One reason that someone in California may have to challenge a will signed by a deceased family member is because the relative believes the will was signed or composed under undue influence. We want our loved ones to work out their estate planning with an informed and clear mind. However, this is not always the case.
According to Findlaw, undue influence occurs when someone composes a will under the duress of a manipulator. The culprit will manipulate a vulnerable person into making a will that leaves most of his or her assets, if not all of them, to the manipulator. The phrase “undue influence” simply means that an individual lacks the free will to bargain due to the manipulator’s actions.
A piece by the Huffington Post goes into greater detail in how undue influence may happen. A manipulator may engage in a number of actions against a victim, including:
- Telling lies to a person or at least half-truths
- Harassing or pestering
- Isolating the person from facts or people who can help the person
Additionally, undue influence can happen to anyone. Although people that are older and physically more infirm are especially vulnerable, the truth is individuals that are young, strong-willed and driven can also be manipulated. Part of the problem is that an undue influencer can be anyone, from a friend, a family member, a caregiver, or a trusted advisor. Some manipulators who are not initially part of a victim’s personal circle may work their way into becoming a victim’s advisor.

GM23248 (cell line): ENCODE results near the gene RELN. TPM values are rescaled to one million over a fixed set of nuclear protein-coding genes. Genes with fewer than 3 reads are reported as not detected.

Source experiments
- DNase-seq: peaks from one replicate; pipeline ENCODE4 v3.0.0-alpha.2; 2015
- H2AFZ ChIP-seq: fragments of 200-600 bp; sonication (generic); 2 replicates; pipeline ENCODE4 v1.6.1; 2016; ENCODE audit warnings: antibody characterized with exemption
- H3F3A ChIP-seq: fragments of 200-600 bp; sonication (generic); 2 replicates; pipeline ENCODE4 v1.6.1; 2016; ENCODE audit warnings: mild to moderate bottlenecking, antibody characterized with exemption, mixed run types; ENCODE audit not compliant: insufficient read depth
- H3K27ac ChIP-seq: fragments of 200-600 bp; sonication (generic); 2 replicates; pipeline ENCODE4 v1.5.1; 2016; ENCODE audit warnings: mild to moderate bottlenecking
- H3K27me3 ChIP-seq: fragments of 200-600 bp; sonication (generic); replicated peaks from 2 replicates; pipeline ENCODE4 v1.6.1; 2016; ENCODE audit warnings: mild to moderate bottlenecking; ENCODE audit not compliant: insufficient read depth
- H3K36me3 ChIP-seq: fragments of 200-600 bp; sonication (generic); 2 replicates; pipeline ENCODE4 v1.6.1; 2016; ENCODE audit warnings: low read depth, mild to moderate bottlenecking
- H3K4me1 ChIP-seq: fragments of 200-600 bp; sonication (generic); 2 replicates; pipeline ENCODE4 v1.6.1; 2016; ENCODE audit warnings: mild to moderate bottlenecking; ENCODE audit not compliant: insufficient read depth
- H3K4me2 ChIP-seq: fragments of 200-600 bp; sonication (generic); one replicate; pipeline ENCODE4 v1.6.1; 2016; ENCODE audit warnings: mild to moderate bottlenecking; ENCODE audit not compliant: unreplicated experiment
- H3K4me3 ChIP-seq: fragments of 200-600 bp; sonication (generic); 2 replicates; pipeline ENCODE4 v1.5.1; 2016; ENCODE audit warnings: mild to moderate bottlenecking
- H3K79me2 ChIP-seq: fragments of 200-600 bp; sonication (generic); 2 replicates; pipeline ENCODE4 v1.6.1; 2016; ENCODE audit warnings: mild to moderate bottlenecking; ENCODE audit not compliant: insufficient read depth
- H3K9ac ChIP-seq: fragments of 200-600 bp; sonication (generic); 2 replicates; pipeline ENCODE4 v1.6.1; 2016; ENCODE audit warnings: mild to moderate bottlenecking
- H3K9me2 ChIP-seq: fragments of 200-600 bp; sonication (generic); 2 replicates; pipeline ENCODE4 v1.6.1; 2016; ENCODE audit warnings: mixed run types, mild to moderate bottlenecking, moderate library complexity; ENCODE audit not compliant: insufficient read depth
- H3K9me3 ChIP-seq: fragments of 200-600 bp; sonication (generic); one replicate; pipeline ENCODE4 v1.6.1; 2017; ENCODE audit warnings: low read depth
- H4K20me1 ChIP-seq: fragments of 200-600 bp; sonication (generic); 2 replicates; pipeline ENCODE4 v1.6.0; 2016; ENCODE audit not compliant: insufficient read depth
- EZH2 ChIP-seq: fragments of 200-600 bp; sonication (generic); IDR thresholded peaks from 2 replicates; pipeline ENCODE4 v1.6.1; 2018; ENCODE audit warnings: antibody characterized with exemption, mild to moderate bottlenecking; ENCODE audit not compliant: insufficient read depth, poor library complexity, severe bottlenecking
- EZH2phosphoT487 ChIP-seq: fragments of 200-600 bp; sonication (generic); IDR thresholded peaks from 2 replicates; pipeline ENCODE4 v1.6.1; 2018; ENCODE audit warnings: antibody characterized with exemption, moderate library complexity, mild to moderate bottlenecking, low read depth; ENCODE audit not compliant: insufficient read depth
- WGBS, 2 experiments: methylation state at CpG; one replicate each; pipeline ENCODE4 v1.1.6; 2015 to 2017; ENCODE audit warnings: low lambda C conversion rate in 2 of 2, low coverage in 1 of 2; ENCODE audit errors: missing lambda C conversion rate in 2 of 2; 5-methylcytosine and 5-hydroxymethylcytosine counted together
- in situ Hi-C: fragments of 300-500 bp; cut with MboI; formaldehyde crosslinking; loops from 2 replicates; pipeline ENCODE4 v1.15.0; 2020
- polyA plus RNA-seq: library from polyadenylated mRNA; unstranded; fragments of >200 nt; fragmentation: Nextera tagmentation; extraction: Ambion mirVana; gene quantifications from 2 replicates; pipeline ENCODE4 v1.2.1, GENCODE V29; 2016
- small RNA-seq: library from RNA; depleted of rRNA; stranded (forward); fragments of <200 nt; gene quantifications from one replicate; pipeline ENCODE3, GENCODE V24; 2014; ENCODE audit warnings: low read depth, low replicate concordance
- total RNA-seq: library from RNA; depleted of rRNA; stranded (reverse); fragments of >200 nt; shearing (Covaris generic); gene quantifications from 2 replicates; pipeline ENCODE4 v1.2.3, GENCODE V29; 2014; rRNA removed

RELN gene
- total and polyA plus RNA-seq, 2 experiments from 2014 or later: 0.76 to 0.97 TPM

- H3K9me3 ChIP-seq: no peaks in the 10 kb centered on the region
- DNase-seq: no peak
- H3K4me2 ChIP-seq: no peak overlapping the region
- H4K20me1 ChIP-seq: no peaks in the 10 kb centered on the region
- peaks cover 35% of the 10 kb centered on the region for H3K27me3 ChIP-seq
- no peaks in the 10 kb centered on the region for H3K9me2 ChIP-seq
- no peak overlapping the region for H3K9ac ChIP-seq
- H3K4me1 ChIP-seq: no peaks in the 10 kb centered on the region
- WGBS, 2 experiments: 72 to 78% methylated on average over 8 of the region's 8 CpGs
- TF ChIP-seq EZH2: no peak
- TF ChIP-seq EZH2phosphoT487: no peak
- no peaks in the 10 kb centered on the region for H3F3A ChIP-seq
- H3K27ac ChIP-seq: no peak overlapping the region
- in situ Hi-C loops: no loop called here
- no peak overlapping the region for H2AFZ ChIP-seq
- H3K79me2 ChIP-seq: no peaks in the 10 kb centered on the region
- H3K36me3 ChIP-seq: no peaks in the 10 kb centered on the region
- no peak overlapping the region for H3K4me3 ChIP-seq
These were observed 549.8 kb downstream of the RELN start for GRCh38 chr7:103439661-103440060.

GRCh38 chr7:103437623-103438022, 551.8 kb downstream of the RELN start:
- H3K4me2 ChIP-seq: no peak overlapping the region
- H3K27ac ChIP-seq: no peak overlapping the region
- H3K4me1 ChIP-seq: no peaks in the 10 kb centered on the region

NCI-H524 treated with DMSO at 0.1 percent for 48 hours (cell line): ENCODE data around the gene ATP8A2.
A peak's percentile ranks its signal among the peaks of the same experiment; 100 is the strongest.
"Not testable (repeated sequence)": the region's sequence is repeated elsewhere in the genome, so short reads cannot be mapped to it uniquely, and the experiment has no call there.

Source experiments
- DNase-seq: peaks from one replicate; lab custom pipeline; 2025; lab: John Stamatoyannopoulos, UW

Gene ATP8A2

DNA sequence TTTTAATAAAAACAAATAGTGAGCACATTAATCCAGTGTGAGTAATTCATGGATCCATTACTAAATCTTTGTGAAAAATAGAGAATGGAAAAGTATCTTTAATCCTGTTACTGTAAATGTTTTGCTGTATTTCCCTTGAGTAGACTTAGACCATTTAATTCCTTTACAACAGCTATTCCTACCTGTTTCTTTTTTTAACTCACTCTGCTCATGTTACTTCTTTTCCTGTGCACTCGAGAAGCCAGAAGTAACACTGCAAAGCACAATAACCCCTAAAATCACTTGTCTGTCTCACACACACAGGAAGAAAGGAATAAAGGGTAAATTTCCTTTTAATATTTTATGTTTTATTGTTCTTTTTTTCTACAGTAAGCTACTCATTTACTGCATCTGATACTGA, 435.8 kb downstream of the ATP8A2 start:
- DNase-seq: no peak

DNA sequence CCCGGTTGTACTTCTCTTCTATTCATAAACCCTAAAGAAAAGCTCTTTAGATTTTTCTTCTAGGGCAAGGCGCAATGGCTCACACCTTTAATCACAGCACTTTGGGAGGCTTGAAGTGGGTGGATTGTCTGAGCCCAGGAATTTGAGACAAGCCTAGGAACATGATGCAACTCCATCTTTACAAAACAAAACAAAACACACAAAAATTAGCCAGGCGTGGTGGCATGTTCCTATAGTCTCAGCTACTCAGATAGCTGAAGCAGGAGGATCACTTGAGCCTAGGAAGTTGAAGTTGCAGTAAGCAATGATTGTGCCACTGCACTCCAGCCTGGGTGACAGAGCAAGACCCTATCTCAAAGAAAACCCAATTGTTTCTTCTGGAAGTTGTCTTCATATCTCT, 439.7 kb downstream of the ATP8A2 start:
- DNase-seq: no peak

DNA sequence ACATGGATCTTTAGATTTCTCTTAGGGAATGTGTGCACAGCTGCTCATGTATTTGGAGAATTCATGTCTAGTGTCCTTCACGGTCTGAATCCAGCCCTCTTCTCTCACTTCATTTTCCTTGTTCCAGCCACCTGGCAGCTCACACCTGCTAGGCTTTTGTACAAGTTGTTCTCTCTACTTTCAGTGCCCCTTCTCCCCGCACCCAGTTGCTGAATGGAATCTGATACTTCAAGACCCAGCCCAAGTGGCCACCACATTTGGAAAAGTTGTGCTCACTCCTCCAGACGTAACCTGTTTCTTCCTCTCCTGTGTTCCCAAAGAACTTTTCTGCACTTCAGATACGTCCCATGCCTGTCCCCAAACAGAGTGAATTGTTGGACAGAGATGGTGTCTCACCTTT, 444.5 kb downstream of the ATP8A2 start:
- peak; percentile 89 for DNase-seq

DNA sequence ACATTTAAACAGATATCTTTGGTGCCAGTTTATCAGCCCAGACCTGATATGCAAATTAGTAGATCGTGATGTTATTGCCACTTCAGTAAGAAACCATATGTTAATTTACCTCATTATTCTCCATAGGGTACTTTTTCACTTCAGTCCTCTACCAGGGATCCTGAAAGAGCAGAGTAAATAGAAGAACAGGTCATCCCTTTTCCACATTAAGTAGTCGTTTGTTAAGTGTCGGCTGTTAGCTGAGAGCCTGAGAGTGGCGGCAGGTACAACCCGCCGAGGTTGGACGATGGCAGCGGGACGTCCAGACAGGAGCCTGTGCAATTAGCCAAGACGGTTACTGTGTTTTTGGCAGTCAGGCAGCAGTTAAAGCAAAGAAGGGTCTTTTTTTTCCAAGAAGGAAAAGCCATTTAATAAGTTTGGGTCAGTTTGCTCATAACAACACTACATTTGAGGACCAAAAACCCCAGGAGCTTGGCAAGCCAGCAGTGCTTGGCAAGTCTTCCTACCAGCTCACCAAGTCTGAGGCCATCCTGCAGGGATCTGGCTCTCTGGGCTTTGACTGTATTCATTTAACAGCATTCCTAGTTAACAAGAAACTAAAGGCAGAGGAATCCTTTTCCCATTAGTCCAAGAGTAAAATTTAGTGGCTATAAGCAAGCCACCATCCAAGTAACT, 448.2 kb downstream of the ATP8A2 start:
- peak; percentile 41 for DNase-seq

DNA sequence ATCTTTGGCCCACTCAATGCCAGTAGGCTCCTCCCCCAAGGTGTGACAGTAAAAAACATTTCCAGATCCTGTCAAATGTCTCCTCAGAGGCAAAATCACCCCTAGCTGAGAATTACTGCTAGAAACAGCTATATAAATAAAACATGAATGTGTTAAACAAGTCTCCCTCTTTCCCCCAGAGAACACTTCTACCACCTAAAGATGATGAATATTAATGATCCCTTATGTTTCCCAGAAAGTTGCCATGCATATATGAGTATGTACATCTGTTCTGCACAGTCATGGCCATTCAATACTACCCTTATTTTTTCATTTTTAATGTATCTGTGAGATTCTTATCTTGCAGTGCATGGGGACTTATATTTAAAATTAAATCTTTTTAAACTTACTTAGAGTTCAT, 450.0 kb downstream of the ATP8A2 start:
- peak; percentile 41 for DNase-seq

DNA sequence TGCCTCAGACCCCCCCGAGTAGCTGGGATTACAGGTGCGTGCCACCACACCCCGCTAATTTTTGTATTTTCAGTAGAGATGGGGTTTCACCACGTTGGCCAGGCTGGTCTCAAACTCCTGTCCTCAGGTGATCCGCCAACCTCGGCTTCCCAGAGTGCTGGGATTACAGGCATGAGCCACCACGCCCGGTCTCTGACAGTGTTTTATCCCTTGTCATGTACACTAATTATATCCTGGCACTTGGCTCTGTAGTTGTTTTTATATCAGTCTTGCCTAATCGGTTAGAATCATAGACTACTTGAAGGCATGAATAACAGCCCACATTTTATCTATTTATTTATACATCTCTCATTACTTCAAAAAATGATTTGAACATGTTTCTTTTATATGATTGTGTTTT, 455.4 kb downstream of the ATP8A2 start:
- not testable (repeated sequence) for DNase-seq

Generally, people will claim undue influence has occurred in a number of situations. These may include instances where there is discord between spouses or a blended family. Additionally, a sibling may charge that another sibling is unfairly manipulating a parent. Sometimes a family member may become suspicious if a new best friend of a family member shows up in the picture. Undue influence claims might also be made if a family member suffered from impaired memory or a medical condition that weakened the person’s mental faculties.